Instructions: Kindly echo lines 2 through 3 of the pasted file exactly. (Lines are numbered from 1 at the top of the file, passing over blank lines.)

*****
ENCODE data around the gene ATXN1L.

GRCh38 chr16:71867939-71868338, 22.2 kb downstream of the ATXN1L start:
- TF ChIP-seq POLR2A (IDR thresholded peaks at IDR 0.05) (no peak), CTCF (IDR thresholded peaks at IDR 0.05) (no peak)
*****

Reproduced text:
GRCh38 chr16:71867939-71868338, 22.2 kb downstream of the ATXN1L start:
- TF ChIP-seq POLR2A (IDR thresholded peaks at IDR 0.05) (no peak), CTCF (IDR thresholded peaks at IDR 0.05) (no peak)